The question was put:
"I would love to get some of your opinions on a question I've had for a while now. It's in regards to the reliability of the spirit as a source of information/knowledge.
The church teaches a very straight-forward, step-by-step way of obtaining truth and knowledge.
1. Study the particular topic in question.
2. Pray, asking God for an answer.
3. Wait for a response through the Spirit.
Moroni's promise is pretty cut and dry: "by the power of the Holy Ghost ye may know the truth of all things". Over the years, however, it has become apparent to me that this method is fraught with issues that make conclusive results very evasive.
One very difficult question that everyone struggles with on a certain level, if they are being honest with themselves, is how to differentiate between the influence of the spirit and your own thoughts and desires. What would you tell someone who prayed about the Book of Mormon and got an answer that it wasn't true? Would you suggest that their own thoughts were clouding the "correct" answer? How do you know your own thoughts aren't clouding your answer? We are all capable of producing emotions within ourselves with just a thought. How can you be sure that any emotion that you feel and interpret as an "answer" is not simply a product of your own mind? How many times have you felt feelings that you normally associate with the spirit in completely inappropriate places, like during a movie or listening to a secular speech or music? Is that really the spirit you're feeling or are they just emotions that feel like the spirit? If it's the spirit, why would you be feeling it when watching the hero in a movie rescue his girl or some completely non-spiritual act. If it's just plain old emotion kicking in, how can you be sure that when you think you are feeling "the spirit" that it really is the spirit?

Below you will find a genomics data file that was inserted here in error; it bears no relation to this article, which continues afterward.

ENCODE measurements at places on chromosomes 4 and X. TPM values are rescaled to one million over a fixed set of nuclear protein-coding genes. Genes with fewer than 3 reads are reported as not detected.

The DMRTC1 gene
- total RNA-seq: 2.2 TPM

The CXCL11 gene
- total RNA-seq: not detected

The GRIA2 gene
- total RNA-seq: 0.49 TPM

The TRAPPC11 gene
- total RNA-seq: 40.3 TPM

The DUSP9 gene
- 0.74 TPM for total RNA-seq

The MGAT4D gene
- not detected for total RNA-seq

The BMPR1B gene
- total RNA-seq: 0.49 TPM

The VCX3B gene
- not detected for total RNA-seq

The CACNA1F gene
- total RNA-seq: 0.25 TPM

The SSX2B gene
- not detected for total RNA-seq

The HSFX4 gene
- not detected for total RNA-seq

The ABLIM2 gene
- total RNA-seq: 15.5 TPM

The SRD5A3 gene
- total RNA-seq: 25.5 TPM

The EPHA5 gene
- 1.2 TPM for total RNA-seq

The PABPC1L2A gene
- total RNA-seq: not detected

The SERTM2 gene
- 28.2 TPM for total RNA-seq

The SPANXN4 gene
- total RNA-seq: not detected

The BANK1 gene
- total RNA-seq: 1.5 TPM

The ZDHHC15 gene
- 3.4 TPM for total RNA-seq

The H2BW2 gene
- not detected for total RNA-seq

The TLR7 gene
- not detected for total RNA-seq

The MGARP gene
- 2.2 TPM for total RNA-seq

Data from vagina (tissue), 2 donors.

In my experience, trying to gain knowledge in this way is very dicey and not nearly as clear-cut as it is made out to be. Moroni promises that you can know the truth of all things through the spirit. If you feel like you have received an answer that the Book of Mormon truly is what it purports to be, do you feel like you could similarly determine the veracity of any document? If someone presented a letter to you that was supposedly written by Joseph Smith, would you be able to pray about it and determine without a doubt whether it was authentic or fraudulent? That test is well within the bounds of Moroni's promise that you can know the "truth of all things" by the power of the Holy Ghost. If you truly can gain knowledge in this manner, why aren't members of the church getting concrete answers to the many questions we have about life in general, e.g., autism, dinosaurs, Bin Laden's location , etc, etc.
Consider this: You sit down with an "investigator", and have intimate discussions about spirituality and talk about how much God loves them and how happy the gospel has made you. You talk about how you "know" the Book of Mormon is true because you've felt overwhelming love from God while you read it, etc. Then the investigator is to read the book, and in a quiet, peaceful place, kneel down and with their eyes closed ask God if this wonderful book is true and wait for the warm, peaceful feeling to sweep over them. Now, I can tell you that with that kind of coaching, even if there is no God, that person is going to generate emotion within themselves or at least feel something that could pass as "a peaceful feeling", especially if they are wanting it.
When you really think about it, relying on emotions to determine truth is very borderline folk magic. Moroni's promise is easily tested. Since the Book of Mormon can't be "proved" true, you would have to test it on something else; if what Moroni says is true, you should be able to test his promise on something other than the Book of Mormon. But no one ever does.
To which I responded:
I truly believe there exists authentic revelation through the Spirit of God. But I also strongly believe that it can often be nearly impossible or impossible to recognize the difference between that an one's own emotions. Therefore, as a general rule, my philosophy is that, in approaching any important question, we should start with knowledge, reason, and the scientific method. When those methods are inadequate to finding an answer (such as to the question of whether God exists), then we should delve into trying to learn the truth through spiritual means, but with an eye towards reconciling our feelings and perceived spiritual experiences with the objective empirical data available to us. Ultimately, even my suggested method is not foolproof, but I believe that, overall, it is much less error-prone than going on "all spirit."